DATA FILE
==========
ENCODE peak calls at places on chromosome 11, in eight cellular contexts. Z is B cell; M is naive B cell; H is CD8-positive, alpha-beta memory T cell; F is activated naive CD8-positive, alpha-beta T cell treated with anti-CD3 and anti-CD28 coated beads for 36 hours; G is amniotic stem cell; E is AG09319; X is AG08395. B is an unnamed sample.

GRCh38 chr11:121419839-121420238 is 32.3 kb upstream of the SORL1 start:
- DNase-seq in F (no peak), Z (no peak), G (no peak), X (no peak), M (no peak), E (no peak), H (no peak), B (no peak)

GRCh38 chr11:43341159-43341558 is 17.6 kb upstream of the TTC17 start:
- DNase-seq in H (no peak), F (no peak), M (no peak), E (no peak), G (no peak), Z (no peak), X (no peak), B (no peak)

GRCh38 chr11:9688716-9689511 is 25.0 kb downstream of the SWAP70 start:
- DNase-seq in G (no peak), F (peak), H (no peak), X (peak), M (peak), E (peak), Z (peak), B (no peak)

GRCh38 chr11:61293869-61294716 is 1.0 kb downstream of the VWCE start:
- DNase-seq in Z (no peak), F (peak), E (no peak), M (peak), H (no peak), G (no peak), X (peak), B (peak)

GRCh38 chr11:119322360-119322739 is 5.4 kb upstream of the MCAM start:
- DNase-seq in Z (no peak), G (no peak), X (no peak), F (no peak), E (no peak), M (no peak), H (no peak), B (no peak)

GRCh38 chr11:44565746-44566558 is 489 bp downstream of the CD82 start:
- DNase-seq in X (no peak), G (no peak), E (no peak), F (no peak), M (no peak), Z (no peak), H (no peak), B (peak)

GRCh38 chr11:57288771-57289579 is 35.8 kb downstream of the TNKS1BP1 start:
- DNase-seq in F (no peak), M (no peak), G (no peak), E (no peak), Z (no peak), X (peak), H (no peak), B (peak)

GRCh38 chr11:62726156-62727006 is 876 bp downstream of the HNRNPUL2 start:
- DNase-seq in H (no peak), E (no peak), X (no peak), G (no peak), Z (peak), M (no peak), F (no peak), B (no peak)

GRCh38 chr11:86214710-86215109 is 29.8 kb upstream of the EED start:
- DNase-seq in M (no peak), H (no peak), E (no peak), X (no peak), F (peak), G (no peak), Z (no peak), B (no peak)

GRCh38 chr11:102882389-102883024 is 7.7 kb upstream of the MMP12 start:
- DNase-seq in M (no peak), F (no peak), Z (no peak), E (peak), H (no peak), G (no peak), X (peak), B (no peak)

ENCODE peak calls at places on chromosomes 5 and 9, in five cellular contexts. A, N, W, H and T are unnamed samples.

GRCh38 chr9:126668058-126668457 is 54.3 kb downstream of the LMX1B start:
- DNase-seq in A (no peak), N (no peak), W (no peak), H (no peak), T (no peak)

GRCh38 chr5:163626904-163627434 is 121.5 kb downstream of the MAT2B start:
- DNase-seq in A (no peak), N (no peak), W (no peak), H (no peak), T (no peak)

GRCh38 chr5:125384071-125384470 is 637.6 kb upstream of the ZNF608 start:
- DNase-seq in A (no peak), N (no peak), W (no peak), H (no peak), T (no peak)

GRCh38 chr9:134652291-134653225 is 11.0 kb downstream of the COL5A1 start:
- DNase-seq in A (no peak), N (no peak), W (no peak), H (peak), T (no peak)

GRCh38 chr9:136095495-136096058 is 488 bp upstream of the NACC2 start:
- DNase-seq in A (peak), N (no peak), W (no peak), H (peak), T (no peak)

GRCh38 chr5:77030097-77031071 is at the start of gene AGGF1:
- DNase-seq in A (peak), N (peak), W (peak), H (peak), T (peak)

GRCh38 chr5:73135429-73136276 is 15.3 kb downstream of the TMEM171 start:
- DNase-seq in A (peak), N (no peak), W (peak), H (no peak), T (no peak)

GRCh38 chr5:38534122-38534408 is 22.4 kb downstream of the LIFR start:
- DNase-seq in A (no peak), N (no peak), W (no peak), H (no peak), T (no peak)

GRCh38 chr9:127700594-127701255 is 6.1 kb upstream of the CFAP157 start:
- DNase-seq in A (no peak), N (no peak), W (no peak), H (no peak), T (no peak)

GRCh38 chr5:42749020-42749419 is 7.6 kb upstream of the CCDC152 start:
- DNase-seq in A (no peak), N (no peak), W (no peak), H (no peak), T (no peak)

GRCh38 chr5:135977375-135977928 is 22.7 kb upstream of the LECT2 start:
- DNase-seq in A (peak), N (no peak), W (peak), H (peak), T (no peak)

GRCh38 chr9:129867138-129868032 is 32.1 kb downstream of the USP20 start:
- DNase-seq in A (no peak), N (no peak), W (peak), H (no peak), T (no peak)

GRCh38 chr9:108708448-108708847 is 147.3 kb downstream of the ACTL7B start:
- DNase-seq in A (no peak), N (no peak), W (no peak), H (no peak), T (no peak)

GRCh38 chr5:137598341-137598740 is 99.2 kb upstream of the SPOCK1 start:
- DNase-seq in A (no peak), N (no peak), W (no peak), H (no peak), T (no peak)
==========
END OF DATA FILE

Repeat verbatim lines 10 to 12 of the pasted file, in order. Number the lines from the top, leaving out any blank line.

GRCh38 chr11:119322360-119322739 is 5.4 kb upstream of the MCAM start:
- DNase-seq in Z (no peak), G (no peak), X (no peak), F (no peak), E (no peak), M (no peak), H (no peak), B (no peak)

GRCh38 chr11:44565746-44566558 is 489 bp downstream of the CD82 start: